Instead, moving into Lectures VI and VII, James turns to the melancholy "sick souls" of , who are - as James intimates most in his audience must be - appalled at how easily the healthy-mindedness claim to dispense with the tragic realities of life. He swiftly reassures us (its "we" here, where the earlier lectures were about "they"), that the melancholy brooding on the fact of evil and suffering is deeper. By the end of these lectures we're back with somber religion, though not just that of the Presbyterian divines. "The completest religions would seem to be those in which the pessimistic elements are best developed" he observes, "Buddhism, of course, and Christianity" (165). Yet, without the as yet unexplained rebirth of these sad cases, the picture seems pretty grim. The "sick soul" look the pain, waste and meaningless of human existence in the eye, and are laid low by it, as we all will be laid low by death. James has assured us that most of the cases he mentions will come out the other end as "twice-born" but not how. And he hasn't assured us that they all will. There was no indication that James' final example of the sick soul, who supposedly evidenced the "worst kind of melancholy," was saved.

At this point I broke my rule of bringing nothing into our discussions besides the text. I had to, as one of the students who took "Theorizing Religion" last semester remembered my mentioning it there. It turns it that this final case, a person haunted by having seen a catatonic epileptic patient and being leveled by the awareness that "That shape am I, potentially," was James himself. It wasn't advertised as such - it was revealed some years later, and not publicly - but for an enterprise as focused on individuals as the one James is initiating us into, it's impossible not to jump at this revelation. It's certainly guided my understanding of James' project for years: a sick soul who appreciates what a comfort religion brings to others' lives because he knows our powerlessness without it - but has not, at least not yet, found the variety that will work for himself. The original hearers, and most readers, of the Varieties, though, didn't know this. The James they were coming to know was a kind of Anna Deavere Smith of the world of religious types, able, in his own voice and proposed system, to channel the religious discoveries of all kinds. And the poor fellow who had the panic attack? Though we learn that the crisis passed, not to return, it's lear he remains haunted by it, quivering still. In the unfolding adventure of the Varieties this was the nut that might never crack. It offered a different reason to keep listening/reading. Was there hope for every sick soul or only for some?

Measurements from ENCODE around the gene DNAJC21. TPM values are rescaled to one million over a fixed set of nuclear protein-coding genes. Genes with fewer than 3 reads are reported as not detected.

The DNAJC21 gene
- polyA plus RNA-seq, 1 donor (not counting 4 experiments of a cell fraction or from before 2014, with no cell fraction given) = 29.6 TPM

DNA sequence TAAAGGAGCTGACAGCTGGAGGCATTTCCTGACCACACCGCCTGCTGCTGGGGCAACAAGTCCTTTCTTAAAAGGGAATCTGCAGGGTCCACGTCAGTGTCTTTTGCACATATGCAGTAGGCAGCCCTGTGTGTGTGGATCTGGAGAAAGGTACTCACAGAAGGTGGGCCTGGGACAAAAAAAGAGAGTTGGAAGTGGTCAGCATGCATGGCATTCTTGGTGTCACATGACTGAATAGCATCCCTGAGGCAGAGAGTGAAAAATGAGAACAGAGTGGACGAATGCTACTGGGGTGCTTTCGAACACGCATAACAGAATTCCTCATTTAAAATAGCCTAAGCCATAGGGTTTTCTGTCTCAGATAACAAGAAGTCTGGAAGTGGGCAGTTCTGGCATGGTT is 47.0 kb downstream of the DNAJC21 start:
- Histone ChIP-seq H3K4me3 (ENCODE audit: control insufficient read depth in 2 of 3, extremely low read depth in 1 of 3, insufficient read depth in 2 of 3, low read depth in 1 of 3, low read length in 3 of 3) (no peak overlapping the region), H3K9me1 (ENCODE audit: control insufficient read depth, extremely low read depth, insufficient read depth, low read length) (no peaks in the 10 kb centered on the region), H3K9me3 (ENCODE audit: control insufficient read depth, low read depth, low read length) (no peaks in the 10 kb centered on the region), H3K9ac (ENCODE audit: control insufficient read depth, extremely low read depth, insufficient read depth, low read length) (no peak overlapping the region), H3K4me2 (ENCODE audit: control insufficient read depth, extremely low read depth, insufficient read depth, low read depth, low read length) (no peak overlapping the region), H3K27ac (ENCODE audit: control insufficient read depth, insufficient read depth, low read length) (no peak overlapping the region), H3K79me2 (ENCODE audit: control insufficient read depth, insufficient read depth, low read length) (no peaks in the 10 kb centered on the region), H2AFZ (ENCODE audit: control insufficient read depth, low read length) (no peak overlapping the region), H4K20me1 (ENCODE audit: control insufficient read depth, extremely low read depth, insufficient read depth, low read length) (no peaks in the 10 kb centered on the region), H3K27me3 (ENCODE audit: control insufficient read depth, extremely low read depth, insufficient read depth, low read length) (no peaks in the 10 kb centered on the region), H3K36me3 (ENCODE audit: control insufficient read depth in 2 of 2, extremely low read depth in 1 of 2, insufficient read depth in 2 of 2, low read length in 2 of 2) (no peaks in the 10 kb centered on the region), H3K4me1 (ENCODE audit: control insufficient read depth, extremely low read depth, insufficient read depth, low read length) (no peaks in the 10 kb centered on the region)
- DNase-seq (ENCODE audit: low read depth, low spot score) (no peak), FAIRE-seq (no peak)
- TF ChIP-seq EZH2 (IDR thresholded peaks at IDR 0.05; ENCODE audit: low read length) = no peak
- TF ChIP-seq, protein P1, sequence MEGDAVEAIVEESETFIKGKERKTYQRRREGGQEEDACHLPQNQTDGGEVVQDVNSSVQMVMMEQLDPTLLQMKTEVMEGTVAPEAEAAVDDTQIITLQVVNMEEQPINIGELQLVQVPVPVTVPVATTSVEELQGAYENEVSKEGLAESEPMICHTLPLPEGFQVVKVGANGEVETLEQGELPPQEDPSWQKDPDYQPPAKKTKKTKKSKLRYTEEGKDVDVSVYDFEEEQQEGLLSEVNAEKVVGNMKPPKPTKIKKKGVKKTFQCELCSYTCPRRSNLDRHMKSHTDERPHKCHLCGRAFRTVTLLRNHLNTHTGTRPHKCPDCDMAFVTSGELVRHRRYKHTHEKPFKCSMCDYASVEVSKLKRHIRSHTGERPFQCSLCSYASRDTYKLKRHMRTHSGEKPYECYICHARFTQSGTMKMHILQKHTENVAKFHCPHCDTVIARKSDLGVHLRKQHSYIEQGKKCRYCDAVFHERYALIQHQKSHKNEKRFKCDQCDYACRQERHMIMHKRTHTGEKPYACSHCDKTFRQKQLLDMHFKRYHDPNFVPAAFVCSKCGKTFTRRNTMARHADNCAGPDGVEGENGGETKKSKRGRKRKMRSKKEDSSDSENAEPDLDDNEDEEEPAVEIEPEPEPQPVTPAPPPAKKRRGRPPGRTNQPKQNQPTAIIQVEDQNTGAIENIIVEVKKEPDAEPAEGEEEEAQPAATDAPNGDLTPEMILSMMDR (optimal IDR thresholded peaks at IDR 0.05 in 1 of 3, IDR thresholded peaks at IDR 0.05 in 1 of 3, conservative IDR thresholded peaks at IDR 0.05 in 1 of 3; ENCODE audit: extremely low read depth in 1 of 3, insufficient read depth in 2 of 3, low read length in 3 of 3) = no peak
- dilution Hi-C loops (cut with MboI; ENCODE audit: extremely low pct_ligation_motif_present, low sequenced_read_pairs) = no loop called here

Discussing these today with six millennials was illuminating, too. One, impressed by the results of the healthy-minded, couldn't figure out what James meant by the sick soul. (Why was one a soul, the other minded?) Another, who found the sick soul so painfully true to read it brought tears to their eyes, couldn't fathom the healthy-minded. Another observed that today's mindfulness craze sounds just like mind-cure - a telling indication of how Buddhism's place in the popular American imagination as changed since the days when it was thought to epitomize pessimism. As we wrapped up our discussion with the question "if you'd left James' lectures at this point, what would it have given you?" I was struck that our religious landscape is pretty much exhausted by these two. What's coming next in James' lectures, a few hints dropped but not more, is "The Divided Self and the Process of its Unification" and the famous discussion of "Conversion," where the second story of the twice-born's house is built - but our sense of the variety of religions and religious appetites seems mostly bungalows. Let's see what we make, next week, of the epic fact of conversion - the towering mountain in James' landscape but no longer, I think, in ours, where people convert, and convert, and convert on their personal journeys, never finally at rest.